It’s a fascinating place and deserves at least a full day to appreciate. If you’d like to return, tickets are valid for up to three days. Dogs on a leash are welcome, including inside buildings. Dogs are also welcome to join you on the verandah of the tearooms and on the historic train rides, held every Saturday and Sunday for an additional fee.

2. Explore the Local Mining History

The Historic Village Herberton isn’t the only museum in the region that permits well-behaved dogs inside. Your ticket from the Historic Village also entitles you to free entry to the dog-friendly Herberton Mining Museum (otherwise entry by a donation).

The largely indoor museum has displays on mining, local history and an impressive rock collection. There’s also the Great Northern Mine Walk that departs from the museum.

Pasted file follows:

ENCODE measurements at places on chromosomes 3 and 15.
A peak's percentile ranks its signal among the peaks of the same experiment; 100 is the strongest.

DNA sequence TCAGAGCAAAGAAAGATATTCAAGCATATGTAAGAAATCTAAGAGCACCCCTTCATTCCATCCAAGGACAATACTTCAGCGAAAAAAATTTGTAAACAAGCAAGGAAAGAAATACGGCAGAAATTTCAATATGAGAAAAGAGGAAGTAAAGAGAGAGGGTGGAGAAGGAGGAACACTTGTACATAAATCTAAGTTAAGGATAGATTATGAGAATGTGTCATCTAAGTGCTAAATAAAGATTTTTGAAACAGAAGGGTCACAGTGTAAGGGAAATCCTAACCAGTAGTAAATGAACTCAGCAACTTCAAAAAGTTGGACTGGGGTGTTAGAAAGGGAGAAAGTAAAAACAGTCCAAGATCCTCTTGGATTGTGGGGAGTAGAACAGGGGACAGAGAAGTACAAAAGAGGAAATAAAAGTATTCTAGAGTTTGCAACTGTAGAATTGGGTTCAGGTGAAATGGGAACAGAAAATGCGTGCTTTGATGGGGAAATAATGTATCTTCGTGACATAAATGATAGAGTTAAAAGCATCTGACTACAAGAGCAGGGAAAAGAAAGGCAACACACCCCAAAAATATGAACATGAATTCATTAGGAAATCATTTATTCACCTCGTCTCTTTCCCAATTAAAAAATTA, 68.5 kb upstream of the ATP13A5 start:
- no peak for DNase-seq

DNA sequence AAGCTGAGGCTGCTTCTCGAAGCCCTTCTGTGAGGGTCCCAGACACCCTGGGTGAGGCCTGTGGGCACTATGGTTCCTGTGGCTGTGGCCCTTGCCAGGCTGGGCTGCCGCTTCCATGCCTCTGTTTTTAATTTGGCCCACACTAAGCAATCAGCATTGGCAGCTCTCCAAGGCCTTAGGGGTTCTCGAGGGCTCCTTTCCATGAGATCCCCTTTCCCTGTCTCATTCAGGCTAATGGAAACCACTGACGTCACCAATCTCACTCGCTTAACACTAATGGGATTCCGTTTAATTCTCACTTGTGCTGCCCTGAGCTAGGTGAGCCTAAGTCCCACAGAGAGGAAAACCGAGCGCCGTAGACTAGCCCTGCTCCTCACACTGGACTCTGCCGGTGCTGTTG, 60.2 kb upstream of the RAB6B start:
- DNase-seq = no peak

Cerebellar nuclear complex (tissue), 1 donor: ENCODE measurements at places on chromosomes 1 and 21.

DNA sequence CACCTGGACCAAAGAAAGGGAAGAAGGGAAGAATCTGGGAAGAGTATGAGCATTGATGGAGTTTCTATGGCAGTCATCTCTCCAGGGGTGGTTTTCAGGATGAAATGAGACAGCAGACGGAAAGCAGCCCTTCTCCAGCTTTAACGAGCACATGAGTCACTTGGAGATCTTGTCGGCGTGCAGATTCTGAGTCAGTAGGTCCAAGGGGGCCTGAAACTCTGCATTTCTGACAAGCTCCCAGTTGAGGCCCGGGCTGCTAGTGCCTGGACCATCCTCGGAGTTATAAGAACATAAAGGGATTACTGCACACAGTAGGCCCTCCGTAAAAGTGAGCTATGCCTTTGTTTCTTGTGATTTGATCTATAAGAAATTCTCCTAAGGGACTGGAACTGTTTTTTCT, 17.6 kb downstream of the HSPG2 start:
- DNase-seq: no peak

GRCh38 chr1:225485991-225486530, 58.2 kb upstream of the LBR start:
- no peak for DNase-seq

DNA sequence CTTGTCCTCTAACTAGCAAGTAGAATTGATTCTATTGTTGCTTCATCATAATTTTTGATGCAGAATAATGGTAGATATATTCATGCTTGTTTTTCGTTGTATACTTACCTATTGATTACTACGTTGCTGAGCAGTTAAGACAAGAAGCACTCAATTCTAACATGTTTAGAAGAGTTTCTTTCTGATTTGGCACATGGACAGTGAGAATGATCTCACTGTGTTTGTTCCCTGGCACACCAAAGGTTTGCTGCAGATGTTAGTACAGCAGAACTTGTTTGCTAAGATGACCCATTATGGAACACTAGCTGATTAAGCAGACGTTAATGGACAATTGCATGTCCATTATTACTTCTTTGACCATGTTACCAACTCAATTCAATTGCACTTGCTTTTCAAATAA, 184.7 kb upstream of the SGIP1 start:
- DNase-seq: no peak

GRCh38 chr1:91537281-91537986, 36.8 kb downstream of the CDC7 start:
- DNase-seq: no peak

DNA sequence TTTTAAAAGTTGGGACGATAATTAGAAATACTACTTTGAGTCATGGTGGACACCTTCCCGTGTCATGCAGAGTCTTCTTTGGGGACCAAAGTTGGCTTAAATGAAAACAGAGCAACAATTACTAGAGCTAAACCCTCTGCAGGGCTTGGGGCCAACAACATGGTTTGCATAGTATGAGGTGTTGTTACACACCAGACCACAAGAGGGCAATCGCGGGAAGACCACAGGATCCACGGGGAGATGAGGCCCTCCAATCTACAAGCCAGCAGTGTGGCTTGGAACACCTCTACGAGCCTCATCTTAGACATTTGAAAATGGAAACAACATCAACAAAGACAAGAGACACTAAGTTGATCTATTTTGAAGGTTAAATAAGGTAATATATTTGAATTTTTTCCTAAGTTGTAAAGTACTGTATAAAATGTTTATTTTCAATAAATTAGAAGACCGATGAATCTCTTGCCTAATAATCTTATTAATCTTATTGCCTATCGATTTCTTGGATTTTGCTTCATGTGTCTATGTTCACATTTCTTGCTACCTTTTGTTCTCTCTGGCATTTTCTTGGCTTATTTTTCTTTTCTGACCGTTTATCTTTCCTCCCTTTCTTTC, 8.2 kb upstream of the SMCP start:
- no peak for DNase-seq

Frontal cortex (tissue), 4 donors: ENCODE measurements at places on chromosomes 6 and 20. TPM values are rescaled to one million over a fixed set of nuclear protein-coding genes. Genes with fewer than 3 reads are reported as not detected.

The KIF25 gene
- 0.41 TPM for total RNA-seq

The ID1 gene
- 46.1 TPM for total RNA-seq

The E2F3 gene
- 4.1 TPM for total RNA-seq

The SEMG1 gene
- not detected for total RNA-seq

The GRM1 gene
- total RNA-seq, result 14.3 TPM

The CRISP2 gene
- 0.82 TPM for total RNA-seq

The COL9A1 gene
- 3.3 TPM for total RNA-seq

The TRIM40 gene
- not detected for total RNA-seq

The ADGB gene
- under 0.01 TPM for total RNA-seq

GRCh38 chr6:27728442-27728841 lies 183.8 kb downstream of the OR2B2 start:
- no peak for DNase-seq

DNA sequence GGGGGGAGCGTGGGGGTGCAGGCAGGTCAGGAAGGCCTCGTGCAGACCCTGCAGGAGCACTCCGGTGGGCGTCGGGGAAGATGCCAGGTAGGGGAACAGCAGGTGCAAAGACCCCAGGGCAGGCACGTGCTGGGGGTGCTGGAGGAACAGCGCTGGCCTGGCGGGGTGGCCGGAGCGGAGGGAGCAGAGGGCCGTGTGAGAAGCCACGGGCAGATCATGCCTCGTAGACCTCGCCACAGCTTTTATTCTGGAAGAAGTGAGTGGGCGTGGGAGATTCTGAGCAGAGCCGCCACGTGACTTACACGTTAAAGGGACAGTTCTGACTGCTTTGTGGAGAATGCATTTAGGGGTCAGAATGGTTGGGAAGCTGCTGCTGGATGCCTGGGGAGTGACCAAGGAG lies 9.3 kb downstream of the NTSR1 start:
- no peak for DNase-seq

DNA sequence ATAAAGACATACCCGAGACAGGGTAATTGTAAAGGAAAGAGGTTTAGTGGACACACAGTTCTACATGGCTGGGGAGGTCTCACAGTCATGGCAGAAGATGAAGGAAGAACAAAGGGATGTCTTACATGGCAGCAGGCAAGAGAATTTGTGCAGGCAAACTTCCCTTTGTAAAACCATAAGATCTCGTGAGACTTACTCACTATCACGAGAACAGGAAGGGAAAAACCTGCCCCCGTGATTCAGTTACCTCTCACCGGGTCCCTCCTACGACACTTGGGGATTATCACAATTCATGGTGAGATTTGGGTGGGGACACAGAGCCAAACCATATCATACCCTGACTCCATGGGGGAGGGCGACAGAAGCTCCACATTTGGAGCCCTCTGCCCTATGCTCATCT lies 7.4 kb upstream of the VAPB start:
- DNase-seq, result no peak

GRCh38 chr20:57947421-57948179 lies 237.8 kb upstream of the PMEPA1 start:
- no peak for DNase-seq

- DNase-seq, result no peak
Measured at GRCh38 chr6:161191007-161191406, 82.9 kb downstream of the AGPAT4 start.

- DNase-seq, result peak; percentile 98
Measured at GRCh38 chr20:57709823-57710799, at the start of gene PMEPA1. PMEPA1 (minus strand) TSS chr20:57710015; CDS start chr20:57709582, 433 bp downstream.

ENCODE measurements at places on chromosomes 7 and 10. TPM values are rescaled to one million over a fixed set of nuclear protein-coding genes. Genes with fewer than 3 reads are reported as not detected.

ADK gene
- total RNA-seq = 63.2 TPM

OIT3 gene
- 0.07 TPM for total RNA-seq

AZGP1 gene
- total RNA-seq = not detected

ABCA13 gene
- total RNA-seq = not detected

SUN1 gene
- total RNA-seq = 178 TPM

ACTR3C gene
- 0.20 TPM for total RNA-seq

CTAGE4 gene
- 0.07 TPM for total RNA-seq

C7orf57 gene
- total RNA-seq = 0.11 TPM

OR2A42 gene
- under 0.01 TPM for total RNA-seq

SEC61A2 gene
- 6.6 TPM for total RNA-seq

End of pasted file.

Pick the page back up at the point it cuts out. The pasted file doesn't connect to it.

Herberton Mining Museum
Old mining equipment at the Herberton Mining Museum

Alternatively, in Mareeba stop at the Mareeba Heritage Museum. As well as the themed displays inside the information centre, there’s also a replica village that has been built on the grounds, showcasing the history of Mareeba and the surrounding area. 

Just be warned that entry is only during the information centre hours, and it closed quite early on weekends at the time of our visit, meaning we missed out. Previous visitors state that dogs are allowed throughout the museum. 

3. Climb up to Emerald Creek Falls

While many waterfalls in Northern Queensland are located in national parks, with dogs not allowed to visit, one of the best dog-friendly waterfalls in the region is Emerald Creek Falls.

Emerald Creek Falls
At the bottom of the Emerald Creek Falls

The falls are located in the Dinden West Forest Reserve, about 16km outside of Mareeba. Note that the final 6km stretch of road is unsealed and can be corrugated, although it wasn’t too bad on the day we visited, as long as you drove slowly.